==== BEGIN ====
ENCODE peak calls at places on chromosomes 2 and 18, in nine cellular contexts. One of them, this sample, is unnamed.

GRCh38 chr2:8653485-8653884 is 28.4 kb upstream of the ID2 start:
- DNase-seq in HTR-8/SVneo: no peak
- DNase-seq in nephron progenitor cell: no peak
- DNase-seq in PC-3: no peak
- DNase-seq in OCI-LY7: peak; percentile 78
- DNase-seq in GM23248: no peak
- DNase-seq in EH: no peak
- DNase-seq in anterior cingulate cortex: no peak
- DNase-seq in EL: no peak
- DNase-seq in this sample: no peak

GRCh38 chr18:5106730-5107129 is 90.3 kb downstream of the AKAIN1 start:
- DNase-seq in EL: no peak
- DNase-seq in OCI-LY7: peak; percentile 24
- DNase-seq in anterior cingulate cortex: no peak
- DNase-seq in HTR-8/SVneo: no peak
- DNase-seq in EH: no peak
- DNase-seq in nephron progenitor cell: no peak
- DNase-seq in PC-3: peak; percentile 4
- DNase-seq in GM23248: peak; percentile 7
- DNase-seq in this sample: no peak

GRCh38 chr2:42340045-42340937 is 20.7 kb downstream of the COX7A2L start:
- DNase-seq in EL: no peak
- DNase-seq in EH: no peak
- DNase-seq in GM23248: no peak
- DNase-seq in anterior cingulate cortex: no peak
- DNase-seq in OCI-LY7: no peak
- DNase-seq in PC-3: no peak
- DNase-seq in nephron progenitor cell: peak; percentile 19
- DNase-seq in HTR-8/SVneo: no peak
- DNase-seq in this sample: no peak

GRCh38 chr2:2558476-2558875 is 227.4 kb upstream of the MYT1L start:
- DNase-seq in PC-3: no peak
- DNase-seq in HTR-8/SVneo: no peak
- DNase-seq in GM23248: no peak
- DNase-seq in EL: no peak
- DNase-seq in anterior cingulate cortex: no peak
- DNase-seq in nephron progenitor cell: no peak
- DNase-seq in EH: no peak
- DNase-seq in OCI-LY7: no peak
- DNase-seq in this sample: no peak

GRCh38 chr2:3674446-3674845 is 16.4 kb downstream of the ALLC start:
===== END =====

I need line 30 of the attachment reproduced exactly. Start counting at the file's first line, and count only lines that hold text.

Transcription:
- DNase-seq in HTR-8/SVneo: no peak